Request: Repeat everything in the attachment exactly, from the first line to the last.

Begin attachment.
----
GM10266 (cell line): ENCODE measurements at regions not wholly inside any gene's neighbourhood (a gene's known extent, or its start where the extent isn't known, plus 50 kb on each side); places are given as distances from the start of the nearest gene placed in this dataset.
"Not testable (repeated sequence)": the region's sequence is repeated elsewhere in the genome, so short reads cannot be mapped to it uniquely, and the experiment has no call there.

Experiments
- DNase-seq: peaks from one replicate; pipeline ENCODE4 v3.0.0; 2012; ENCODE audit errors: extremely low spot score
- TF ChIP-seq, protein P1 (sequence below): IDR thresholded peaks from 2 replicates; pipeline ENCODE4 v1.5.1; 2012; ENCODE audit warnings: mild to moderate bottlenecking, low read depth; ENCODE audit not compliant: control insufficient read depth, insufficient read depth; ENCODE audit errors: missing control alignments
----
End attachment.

GM10266 (cell line): ENCODE measurements at regions not wholly inside any gene's neighbourhood (a gene's known extent, or its start where the extent isn't known, plus 50 kb on each side); places are given as distances from the start of the nearest gene placed in this dataset.
"Not testable (repeated sequence)": the region's sequence is repeated elsewhere in the genome, so short reads cannot be mapped to it uniquely, and the experiment has no call there.

Experiments
- DNase-seq: peaks from one replicate; pipeline ENCODE4 v3.0.0; 2012; ENCODE audit errors: extremely low spot score
- TF ChIP-seq, protein P1 (sequence below): IDR thresholded peaks from 2 replicates; pipeline ENCODE4 v1.5.1; 2012; ENCODE audit warnings: mild to moderate bottlenecking, low read depth; ENCODE audit not compliant: control insufficient read depth, insufficient read depth; ENCODE audit errors: missing control alignments